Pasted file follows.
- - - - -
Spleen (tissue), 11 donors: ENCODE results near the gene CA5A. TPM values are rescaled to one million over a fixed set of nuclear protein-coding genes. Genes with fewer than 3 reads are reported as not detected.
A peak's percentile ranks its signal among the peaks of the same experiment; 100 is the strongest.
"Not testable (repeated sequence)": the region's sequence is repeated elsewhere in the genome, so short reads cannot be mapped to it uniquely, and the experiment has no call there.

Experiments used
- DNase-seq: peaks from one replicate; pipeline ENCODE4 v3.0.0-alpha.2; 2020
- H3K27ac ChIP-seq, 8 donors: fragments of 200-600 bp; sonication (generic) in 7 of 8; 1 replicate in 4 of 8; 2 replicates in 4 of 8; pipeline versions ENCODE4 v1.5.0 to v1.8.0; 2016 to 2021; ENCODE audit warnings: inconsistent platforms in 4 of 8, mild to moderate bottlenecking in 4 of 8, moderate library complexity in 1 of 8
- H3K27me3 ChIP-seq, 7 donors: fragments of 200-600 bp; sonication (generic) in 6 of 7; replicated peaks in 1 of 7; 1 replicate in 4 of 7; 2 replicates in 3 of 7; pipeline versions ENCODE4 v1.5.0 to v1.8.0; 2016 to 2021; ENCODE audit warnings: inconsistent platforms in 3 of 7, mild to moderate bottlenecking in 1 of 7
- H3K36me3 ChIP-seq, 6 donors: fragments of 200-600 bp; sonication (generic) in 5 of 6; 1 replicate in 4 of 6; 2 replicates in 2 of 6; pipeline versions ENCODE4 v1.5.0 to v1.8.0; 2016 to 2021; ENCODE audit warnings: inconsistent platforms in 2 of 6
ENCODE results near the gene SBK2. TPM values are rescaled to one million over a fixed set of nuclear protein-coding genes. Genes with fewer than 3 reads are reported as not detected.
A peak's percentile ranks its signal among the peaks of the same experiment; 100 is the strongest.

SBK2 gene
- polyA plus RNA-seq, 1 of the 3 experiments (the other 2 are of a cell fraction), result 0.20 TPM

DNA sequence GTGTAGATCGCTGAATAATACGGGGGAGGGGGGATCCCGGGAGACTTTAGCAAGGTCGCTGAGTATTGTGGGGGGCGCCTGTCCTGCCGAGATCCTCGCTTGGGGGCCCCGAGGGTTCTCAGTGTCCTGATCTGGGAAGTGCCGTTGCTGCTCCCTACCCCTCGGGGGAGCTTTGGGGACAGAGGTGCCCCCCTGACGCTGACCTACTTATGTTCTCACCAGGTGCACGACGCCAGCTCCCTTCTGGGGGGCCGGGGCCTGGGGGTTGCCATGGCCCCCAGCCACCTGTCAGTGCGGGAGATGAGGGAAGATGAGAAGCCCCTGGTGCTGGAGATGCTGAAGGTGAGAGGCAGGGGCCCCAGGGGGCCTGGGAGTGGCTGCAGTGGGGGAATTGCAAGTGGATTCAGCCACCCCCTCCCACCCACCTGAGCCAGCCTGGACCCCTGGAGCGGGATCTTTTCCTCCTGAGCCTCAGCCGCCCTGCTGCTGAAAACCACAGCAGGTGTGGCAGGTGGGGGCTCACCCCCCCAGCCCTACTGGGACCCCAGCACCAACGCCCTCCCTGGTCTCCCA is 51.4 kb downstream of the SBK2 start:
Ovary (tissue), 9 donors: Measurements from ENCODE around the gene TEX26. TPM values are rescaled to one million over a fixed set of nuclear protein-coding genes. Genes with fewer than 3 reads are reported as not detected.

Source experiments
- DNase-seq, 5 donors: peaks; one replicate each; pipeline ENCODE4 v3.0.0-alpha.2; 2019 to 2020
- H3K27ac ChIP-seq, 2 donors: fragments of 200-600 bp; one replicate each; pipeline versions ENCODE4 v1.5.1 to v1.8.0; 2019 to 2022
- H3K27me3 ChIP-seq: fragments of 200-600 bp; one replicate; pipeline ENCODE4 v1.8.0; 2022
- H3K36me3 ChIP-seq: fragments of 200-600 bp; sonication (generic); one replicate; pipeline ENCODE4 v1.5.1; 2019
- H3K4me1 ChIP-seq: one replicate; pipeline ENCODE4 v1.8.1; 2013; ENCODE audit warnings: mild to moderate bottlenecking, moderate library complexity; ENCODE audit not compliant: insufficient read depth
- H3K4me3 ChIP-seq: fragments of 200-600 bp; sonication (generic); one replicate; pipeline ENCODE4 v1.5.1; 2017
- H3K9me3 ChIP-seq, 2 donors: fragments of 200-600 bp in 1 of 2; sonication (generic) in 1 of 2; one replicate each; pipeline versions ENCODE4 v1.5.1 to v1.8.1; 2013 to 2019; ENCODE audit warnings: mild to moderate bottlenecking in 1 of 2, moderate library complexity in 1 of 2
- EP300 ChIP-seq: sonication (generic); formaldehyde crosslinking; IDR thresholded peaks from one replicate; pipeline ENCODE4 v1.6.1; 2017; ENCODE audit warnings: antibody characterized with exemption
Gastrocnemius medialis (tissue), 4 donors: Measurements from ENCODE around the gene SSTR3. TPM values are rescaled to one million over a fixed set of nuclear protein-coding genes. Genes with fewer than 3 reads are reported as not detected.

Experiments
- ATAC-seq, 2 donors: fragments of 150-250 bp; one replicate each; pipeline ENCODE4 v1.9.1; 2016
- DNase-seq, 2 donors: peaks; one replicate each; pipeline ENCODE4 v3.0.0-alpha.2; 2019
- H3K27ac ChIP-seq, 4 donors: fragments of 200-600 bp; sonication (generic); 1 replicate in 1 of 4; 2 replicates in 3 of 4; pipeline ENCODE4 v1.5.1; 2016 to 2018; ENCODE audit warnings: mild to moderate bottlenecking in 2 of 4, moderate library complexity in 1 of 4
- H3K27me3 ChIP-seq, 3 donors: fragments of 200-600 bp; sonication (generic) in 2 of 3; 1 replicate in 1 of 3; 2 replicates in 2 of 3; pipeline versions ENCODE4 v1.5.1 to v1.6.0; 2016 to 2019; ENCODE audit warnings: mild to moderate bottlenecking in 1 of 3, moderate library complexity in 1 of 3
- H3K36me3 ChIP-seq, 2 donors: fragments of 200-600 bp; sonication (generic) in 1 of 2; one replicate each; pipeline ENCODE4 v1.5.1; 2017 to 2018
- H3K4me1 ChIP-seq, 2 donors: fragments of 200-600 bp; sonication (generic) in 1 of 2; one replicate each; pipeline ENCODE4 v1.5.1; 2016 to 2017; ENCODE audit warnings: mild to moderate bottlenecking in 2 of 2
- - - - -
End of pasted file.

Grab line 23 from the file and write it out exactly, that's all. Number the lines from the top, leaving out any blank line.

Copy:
- EP300 ChIP-seq: sonication (generic); formaldehyde crosslinking; IDR thresholded peaks from one replicate; pipeline ENCODE4 v1.6.1; 2017; ENCODE audit warnings: antibody characterized with exemption